Assistant President Joe Manchin is about to get on my last nerve.
    Is it just me? Does anybody else feel this way?

    Reply
      1. Bryan Caskey

        Counterpoint by John Kasich: “I tip my cap to you, Joe Manchin”


        I know a thing or two about standing up to your own party. I won no friends when, as a Republican member of the House, I led opposition to President George H.W. Bush’s budget because of its sky-high deficits. My decision as governor to extend Medicaid healthcare benefits to more low-income Ohioans was lambasted by Republicans because of the move’s tie to ObamaCare. My opposition to Donald Trump sparked equal hostility. What rankled me then, and frustrates me as I watch what’s happening to Mr. Manchin, is that critics always ask the wrong question. Instead of asking, “Why won’t those troublemakers just do as they’re told?” it’d be better to think of it this way: “If they’re willing to take this much heat, do they see something I don’t?”

        Reply
          1. Bryan Caskey

            It’s also not all about Manchin. There are probably 3-5 Democratic Senators (maybe more) who aren’t going to end the filibuster.

            Reply
            1. Barry

              It will be ended in 1-5 years. It’s just a matter of time. The status quo is unacceptable.

              Manchin’s statements make no sense. He wants to preserve it for bipartisanship because one sided legislation is damaging- but JOe doesn’t have the guts to call out GOP efforts in multiple states to pass one sided voting law changes.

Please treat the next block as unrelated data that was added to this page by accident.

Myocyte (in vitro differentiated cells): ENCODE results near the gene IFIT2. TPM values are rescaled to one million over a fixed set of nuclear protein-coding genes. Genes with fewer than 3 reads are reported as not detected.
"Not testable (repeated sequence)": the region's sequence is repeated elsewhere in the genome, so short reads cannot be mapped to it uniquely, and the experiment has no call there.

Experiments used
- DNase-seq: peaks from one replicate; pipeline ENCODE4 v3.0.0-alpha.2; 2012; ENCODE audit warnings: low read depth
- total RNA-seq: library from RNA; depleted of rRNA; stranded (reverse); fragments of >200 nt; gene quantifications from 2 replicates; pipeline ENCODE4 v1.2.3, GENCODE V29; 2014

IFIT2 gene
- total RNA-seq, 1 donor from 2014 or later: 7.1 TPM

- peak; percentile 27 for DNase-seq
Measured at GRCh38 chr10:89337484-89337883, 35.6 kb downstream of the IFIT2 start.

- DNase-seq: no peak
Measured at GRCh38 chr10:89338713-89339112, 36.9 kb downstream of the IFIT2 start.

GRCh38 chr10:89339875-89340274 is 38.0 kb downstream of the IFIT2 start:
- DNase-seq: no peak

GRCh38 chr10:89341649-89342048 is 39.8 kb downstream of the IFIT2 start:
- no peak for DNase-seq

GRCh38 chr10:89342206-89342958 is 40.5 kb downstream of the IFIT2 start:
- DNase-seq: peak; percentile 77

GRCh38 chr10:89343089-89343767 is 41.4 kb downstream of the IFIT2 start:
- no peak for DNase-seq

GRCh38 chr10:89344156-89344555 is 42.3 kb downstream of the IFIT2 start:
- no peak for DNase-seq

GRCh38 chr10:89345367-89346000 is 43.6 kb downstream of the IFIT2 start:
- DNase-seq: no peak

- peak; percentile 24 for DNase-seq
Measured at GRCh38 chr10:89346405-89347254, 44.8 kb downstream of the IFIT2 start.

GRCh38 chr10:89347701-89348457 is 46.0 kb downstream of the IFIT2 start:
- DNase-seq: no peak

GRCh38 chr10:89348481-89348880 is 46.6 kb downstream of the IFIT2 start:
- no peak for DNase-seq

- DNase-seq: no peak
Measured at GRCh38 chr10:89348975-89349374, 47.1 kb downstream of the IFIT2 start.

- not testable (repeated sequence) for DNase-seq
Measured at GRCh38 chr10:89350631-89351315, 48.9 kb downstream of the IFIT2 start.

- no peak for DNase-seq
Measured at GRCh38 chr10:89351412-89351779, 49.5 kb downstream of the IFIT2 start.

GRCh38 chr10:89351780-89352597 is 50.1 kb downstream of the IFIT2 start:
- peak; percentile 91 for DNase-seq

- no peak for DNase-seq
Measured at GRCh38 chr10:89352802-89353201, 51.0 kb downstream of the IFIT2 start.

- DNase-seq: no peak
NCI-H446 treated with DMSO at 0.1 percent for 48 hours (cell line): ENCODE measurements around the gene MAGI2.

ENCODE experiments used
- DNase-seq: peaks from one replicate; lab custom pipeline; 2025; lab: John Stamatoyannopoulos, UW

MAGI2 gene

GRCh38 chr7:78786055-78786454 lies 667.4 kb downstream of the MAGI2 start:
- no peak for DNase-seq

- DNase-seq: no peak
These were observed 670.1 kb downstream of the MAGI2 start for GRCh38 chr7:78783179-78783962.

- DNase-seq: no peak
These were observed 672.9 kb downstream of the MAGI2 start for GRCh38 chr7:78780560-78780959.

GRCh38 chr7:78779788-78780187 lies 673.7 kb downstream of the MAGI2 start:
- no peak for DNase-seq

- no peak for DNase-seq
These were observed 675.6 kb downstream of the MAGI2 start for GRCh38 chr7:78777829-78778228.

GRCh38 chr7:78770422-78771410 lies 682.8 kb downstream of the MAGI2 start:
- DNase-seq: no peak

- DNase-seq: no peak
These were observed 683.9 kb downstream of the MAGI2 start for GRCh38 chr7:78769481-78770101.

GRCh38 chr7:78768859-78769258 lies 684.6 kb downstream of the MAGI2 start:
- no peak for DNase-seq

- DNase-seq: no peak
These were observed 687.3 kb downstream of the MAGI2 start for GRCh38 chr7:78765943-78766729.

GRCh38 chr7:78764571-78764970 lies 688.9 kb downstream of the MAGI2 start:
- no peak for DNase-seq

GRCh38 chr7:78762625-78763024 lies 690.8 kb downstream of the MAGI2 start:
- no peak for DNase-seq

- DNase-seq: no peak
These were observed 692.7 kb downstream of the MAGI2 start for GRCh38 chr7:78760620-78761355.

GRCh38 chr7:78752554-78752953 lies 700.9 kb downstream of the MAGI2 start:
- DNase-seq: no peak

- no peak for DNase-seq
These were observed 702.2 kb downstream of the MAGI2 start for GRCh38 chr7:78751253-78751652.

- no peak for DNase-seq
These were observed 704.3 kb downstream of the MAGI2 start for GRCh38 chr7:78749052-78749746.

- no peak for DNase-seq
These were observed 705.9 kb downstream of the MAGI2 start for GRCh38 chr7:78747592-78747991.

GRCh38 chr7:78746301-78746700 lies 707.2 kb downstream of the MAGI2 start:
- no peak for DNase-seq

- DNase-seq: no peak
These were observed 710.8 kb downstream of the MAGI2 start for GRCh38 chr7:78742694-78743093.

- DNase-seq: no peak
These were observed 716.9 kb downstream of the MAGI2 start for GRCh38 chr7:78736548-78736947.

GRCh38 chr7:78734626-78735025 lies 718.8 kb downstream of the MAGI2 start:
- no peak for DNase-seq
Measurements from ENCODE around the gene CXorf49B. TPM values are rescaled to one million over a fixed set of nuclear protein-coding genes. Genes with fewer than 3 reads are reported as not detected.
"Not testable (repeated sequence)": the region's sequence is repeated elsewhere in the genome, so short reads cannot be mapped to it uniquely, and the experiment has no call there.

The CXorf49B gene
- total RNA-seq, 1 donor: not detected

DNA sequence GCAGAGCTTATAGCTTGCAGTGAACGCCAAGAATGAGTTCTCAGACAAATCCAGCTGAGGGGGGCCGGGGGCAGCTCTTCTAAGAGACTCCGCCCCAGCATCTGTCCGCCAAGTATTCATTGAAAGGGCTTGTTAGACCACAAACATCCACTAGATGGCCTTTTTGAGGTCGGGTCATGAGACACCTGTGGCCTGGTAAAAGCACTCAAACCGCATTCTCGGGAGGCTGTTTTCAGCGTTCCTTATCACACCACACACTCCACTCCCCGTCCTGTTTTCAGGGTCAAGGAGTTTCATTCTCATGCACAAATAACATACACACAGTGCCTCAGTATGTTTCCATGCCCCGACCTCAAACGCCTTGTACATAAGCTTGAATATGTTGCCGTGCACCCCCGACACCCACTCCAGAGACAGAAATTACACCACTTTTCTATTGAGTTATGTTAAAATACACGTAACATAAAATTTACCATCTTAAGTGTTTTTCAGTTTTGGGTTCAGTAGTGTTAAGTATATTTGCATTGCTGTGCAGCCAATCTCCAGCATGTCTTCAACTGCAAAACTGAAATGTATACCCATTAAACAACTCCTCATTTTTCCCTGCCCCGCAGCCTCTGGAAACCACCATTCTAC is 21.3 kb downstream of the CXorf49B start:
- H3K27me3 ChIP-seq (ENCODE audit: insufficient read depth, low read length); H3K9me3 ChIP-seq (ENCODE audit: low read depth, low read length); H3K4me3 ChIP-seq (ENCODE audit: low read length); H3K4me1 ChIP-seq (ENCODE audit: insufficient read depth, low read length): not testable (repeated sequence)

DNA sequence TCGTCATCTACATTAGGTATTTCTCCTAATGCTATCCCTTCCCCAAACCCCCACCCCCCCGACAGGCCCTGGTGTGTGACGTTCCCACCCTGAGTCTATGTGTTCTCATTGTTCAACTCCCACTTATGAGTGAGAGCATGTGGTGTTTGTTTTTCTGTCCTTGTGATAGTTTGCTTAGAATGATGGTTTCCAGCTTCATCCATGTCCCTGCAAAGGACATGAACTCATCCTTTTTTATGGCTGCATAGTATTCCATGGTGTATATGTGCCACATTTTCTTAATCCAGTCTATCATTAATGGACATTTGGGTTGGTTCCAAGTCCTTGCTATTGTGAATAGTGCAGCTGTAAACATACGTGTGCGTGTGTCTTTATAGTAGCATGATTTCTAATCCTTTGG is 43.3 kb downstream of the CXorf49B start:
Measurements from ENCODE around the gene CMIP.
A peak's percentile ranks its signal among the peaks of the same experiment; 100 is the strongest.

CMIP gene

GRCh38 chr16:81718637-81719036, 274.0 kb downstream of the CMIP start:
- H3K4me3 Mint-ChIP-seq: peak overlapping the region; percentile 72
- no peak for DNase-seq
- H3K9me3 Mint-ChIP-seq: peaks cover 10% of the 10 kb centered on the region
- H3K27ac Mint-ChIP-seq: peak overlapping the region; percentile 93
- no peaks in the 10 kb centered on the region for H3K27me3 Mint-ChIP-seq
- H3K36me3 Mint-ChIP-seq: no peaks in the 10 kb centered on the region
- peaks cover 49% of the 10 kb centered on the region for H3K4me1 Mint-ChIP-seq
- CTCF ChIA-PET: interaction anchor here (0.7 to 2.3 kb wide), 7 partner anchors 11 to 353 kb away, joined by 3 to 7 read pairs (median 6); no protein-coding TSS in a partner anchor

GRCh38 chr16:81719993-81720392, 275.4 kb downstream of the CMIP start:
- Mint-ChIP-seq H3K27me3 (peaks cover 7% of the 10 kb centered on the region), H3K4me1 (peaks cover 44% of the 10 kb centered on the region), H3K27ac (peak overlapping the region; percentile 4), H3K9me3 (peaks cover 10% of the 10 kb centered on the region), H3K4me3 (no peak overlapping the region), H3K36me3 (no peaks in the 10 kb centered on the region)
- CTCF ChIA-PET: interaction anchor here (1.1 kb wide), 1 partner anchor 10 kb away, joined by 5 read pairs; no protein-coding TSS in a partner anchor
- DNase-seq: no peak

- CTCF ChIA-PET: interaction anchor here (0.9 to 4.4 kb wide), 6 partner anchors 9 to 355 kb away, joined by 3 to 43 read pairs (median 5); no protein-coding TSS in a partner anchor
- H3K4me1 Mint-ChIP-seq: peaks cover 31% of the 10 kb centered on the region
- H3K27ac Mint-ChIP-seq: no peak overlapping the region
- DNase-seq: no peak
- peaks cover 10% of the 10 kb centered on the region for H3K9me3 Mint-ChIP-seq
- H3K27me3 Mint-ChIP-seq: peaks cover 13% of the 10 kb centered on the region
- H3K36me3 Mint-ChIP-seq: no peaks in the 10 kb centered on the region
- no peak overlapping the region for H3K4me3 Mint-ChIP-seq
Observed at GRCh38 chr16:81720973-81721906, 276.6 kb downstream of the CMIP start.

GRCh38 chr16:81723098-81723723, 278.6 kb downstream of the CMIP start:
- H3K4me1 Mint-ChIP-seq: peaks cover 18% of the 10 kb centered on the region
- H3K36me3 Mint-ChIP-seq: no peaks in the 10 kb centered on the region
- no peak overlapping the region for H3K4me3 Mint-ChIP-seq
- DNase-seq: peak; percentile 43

He’s a hypocrite. No doubt he’s getting paid under the table.

              Reply
            2. Ken

              Doesn’t really matter. As one observer put it, Manchin is serving as a “heat shield” for the others. And they are all taking a position based not on the merits, but instead on their perception of their own political fortunes. They are, as Rubin put it with respect to Manchin in the op-ed referenced above, delivering up “bland platitudes [that] suggest [they] prefer stalemate to taking hard votes. The status quo leaves [them] with latitude to make holier-than-thou pronouncements to decry both sides.”

              Reply
              1. Mark Stewart

                Change is hard for everyone to accept, all across the political spectrum – and any other.

                The US Senate is already unrecognizable from its earliest structure. But that’s okay, it has evolved to accommodate the evolving country. The iteration of the filibuster has followed the same course. There was no sacrosanct doctrine; the filibuster has mutated over the last century plus as a way to accommodate the Segregationists within the Democratic party. It was twisted up, especially after 1960, to grant minority (funny use of the word in this context) power to hold the coalition together.